The man spoken of in the verse we are now considering is not a believer, but one who may have had a mere profession of faith, or who had undergone mere moral reformation, and had then reverted to his old sinful lifestyle.  He had for a time been righteous according to man’s standards, but not God’s.


33:19.  “But if the wicked turn from his wickedness, and do that which is lawful and right, he shall live thereby.”


The very fact of its being said that “he shall live thereby” certifies the reality of this man’s conversion: he is a true convert whose righteous life is the outward evidence of his inward faith.


33:20.  “Yet ye say, The way of the Lord is not equal.  O ye house of Israel, I will judge you every one after his ways.”


Rebel Israel imagined that adherence to the outward keeping of the law absolved her from guilt, and constituted righteousness, while permitting her to continue worshiping idols, and living immorally; and because God refused to accommodate her perfidy she accused Him of injustice, measuring His righteousness by her own flawed standard which justified her and condemned Him.


Squirm as she might, however, she would be judged and condemned by God’s inflexible standard of absolute righteousness.       


Her attitude is reflected in that of today’s Christendom which will also be judged and condemned by God in a quickly approaching day.


33:21.  “And it came to pass in the twelfth year of our captivity, in the tenth month, in the fifth day of the month; that one that had escaped out of Jerusalem came unto me saying, The city is smitten.”


The date was January 9, 585 B.C., a few months after the fall of Jerusalem, when the messenger informed Ezekiel of the city’s destruction by the Babylonians.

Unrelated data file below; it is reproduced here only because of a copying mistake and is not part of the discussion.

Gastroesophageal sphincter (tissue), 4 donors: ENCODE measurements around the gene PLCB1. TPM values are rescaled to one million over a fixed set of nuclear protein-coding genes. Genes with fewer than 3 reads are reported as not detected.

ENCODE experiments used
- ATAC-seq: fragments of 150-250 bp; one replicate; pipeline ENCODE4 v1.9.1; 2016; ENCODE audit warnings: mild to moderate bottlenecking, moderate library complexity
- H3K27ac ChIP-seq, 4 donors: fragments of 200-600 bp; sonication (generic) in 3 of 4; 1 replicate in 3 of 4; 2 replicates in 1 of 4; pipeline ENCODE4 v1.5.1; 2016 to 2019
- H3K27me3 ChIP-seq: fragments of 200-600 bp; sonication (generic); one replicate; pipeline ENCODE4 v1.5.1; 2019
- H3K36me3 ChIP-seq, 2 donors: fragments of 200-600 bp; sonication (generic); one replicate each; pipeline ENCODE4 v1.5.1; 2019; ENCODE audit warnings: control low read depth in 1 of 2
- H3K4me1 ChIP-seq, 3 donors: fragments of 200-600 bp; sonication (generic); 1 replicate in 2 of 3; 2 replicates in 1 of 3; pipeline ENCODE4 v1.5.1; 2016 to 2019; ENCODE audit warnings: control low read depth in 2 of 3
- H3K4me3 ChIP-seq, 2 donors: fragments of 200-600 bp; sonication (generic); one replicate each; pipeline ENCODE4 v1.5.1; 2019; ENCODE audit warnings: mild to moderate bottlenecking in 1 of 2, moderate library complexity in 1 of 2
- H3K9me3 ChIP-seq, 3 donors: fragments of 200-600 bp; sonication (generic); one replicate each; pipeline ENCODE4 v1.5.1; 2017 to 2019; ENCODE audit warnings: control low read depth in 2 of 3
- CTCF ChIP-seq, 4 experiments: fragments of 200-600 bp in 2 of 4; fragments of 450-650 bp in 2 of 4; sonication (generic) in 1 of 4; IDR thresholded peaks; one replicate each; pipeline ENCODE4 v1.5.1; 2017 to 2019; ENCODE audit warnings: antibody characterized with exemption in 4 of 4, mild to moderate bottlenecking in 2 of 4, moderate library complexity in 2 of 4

33:22.  “Now the hand of the Lord was upon me in the evening, afore he that was escaped came; and had opened my mouth, until he came to me in the morning; and my mouth was opened, and I was no more dumb.”


Relative to Ezekiel’s dumbness, see comments on 3:26-27.  With his prophesies fulfilled, his partial dumbness was ended and his normal speech restored.


33:23.  “Then the word of the Lord came unto me, saying,”


33:24.  “Son of man, they that inhabit those wastes of the land of Israel speak, saying, Abraham was one, and he inherited the land: but we are many; the land is given us for inheritance.”


Those who had been permitted to remain in devastated Israel reasoned that since God had originally given the land to one man, Abraham, their being permitted to remain in it meant that He had now given it to them in perpetuity.  They failed to see that they were just as wicked as those who had been dispossessed, and were therefore also to suffer God’s wrath.


33:25.  “Wherefore say unto them, Thus saith the Lord God; Ye eat with the blood, and lift up your eyes toward your idols, and shed blood: and shall ye possess the land?”


The prophet was to inform them that they were just as vile as those who had been slain or carried away captive.  They ate meat with the blood still in it, which God had forbidden, see Le 17:10-14; they worshiped idols; and committed murder!  How could they dare to presume that they would escape the judgment that had overtaken those whose land they were now seizing as their own?


33:26.  “Ye stand upon your sword, ye work abomination, and ye defile every one his neighbor’s wife: and shall ye possess the land?”


They presumed to hold the land by the power of their swords, even while they worked abomination, i.e., “committed detestable impieties; engaged in filthy practices; engaged in foul rites, and committed adultery.”  Well might God express His incredulity by asking them how they could dare to expect to inherit the land.


33:27.  “Say thou thus unto them, Thus saith the Lord God; As I live, surely they that are in the wastes shall fall by the sword, and him that is in the open field will I give to the beasts to be devoured, and they that be in the forts and in the caves shall die of pestilence.”